Although records date the first underwater photograph to have been taken in 1856 by William Thompson, who used a pole mounted camera, the world’s first official underwater photographer, Frenchman Louis Boutan, began his work in 1893. Boutan was first interested in biology, graduating in 1879 with a Doctorate of Science from the University of Paris. In 1893, he became a professor at the university’s marine biology lab at Banyuls-Sur-Mer. After encountering untouched underwater landscapes up-close, Boutan was inspired to find a way of capturing them and bringing what he saw to the surface. To create his concept of capturing underwater photographs, he contacted his brother Auguste.
Auguste was an engineer and drafted a plan for an underwater camera that allowed for underwater adjustments to the diaphragm, plates, and shutter. The first design even included a method of changing the buoyancy of the camera through an air-filled balloon. Eventually, they produced a smaller design of the camera box, small enough to be lost in seaweed when dropped and able to be lowered to the seafloor by hand. After further experimentation, Boutan became one of the principal – and perhaps one of the only – underwater photographers of his time.
In 1898 he published a book detailing his work with underwater photography titled La Photographie Sous-Marine (Underwater Photography). He included several of his illustrations in the book, plus many photos that he had taken over the years.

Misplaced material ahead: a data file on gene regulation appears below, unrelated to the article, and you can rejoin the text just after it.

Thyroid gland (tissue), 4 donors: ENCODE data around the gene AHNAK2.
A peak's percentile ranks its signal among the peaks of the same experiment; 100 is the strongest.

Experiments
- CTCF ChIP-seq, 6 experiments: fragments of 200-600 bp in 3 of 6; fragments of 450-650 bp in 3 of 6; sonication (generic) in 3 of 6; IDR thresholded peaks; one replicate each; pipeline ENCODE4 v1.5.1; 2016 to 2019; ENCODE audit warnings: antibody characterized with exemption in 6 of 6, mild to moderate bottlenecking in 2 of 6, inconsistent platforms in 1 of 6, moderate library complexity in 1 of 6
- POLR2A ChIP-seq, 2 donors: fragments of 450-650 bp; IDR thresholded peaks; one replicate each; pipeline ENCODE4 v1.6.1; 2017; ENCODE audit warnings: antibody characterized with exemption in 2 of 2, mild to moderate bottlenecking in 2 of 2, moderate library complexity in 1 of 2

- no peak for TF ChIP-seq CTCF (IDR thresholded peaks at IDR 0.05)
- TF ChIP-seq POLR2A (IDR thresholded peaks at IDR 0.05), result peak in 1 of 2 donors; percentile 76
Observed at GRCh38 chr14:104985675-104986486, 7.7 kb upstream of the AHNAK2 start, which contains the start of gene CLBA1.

Being a photographer is all about giving back in a way that all peoples can witness our fantastic landscapes of wonder, both above and below the waves
– Ernest H. Brooks II
French underwater photographer Henry Broussard is widely credited with designing the world’s first underwater housing in 1947. Tailored to the French Foca camera, the housing was commercially produced in limited quantities by French company Beuchat under the name Tarzan. Georges Beuchat had already made a name for himself as a pioneer, having invented the underwater speargun – also named Tarzan – so his company was the natural choice to market the first underwater housing.
In the years to come, amphibious cameras like Cousteau’s Calypso, Nikon’s Nikonos and Sea&Sea’s Motor Marine line would become popular, but Beuchat’s Tarzan housing had set the stage for the rise of the dedicated underwater housing. These days, amateur and professional underwater shooters alike rely on a dozen or more established housing makers in Europe, the US, and Asia to allow them to bring the latest and greatest cameras underwater.